Planes, Trains and Automobiles Movie Review Summary

Actors: John Candy, Steve Martin, Laila Robins

Detailed plot synopsis reviews of Planes, Trains and Automobiles

Were it not for the profanity-laden opening scenes, John Hughes' Planes, Trains and Automobiles might have been suitable family entertainment: certainly it's heaps less violent and mean than Hughes' Home Alone. En route to Chicago to spend Thanksgiving with his family, easily annoyed businessman Steve Martin finds his first-class plane ticket has been demoted to coach, and he must share his flight with obnoxious salesman John Candy. A sudden snowstorm in Chicago forces the plane to land in Wichita. Unable to find a room in any of the four-star hotels, Martin is compelled to accept Candy's invitation to share his accommodations in a cheapo-sleazo motel. Driven to distraction by Candy's annoying personal habits, the ungrateful Martin lets forth with a stream of verbal abuse. That's when Candy tells Martin to stop judging him. The shamefaced Martin tries to make up to Candy, but there's a bumpy time ahead as the mismatched pair make their way back to Chicago, first in a balky train, then by way of a refrigerator truck. From the outset that the oil-and-water Martin and Candy will be bosom companions by the end of Planes, Trains and Automobiles.
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The review of this Movie prepared by Tanya McKnight

Frustration is the key word in the 1987 movie, Planes, Trains, and Automobiles. It is the frustration that Neal Paige, played by Steve Martin, feels as this family man and advertising agent leaves New York aboard a jet that is bound for home Chicago, but ends in Omaha because of a snow storm. Martin, who meets Del Griffith (a shower curtain ring traveling salesman) aboard the flight, tries to get home in time for Thanksgiving. Accompanied by Griffith, Paige resorts to traveling by train, by bus and by automobile, before finally making it back while hitchhiking in the refrigerated section of a meat semi tractor trailer.

During the film, Paige and Griffith find themselves in one mini-misadventure after another, while racing the clock to return to Chicago. During the journey, their two very different personalities conflict and the tension between them mounts.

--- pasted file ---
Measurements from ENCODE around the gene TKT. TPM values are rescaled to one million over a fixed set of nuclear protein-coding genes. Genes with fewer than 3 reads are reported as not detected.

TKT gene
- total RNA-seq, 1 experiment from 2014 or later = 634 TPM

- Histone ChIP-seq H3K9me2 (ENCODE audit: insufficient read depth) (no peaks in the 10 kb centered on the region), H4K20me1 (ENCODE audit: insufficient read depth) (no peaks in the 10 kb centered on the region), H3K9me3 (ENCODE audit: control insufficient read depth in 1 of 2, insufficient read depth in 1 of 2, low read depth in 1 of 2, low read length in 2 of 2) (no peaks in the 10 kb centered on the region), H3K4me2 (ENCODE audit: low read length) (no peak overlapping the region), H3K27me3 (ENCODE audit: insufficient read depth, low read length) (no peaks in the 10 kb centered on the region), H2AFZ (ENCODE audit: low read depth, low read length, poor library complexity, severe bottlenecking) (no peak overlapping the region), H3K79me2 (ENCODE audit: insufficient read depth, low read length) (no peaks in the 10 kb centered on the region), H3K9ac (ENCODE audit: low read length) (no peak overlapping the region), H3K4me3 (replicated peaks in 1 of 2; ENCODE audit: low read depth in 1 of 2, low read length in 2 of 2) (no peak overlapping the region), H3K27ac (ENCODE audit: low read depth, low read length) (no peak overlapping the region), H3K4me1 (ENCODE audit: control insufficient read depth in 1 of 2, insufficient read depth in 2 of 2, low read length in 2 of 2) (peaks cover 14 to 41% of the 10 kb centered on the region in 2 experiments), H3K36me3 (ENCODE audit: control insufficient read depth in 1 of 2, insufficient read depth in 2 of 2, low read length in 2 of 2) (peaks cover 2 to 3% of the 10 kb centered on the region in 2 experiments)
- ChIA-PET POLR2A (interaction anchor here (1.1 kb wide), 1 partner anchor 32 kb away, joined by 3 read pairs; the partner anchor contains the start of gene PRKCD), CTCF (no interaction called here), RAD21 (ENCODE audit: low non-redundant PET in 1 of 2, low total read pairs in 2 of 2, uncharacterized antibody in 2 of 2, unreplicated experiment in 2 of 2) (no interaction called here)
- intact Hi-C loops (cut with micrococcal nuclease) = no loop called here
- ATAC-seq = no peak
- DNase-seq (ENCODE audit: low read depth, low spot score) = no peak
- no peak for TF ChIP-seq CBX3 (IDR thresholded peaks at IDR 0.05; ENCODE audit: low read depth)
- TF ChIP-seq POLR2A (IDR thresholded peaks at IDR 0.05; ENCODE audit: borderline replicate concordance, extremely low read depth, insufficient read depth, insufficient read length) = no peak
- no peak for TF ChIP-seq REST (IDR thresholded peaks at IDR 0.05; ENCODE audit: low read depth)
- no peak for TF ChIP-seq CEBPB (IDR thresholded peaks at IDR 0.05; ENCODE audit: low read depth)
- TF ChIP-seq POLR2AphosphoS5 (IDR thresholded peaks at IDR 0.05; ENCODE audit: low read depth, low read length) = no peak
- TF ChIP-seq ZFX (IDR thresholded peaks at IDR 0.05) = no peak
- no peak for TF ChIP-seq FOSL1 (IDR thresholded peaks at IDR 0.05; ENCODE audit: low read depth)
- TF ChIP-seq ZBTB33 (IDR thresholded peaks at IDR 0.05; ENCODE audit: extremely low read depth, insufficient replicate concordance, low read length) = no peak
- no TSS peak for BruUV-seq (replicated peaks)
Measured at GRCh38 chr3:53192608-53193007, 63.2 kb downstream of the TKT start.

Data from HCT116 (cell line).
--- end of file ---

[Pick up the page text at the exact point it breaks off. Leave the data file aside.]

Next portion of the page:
Comedy highlights include the two men sharing room in a motel, where their money is stolen and a next day freezing ride in the back of a pickup truck driven by “Owen,” (a refuge from the movie Deliverance) to the train station, forty miles away. Another funny part of the saga is the rental of a car in Kansas City, the fire that consumes it enroute to Chicago, and Neil and Del's 2nd night of sharing a motel room, during which they come together as friends and realize that the frustration and “pain” they have felt on the trip is really humorous, not tragic.

Needless to say, both men arrive in Chicago in time for Thanksgiving and this friendship bond manifests itself in a heart-warming ending. Many times, in movie comedies, the end never comes together and seems to be contrived only so the film can be finished.
The review of this Movie prepared by Patrick Cunningham

Martin is an uptight businessman trying to get home from New York for the holidays. But one thing after another gets in his way--most of it having to do with Candy, a boorish but well-meaning boob who takes a liking to him. Together they travel all over the map; no matter how hard Martin tries to shake him, he can't. It starts out with Neal (Steve Martin) getting out of a meeting late in New York during rush hour he runs to catch a cab for the airport so he can spend Thanksgiving with his family. He has two days to get there. He isn't counting on obstacles like Del (John Candy). While Neal is giving money to a lawyer to buy him out of taking a cab in front of him, Del loads his trunk in it and takes off. They keep meeting up and Del does everything he can to get Neal home to his family. They must take a Plane, Pickup Truck, Train, Bus, Rental Car, Semi, and the El to make it to Neal's Chicago Home with a detour to Kansas City.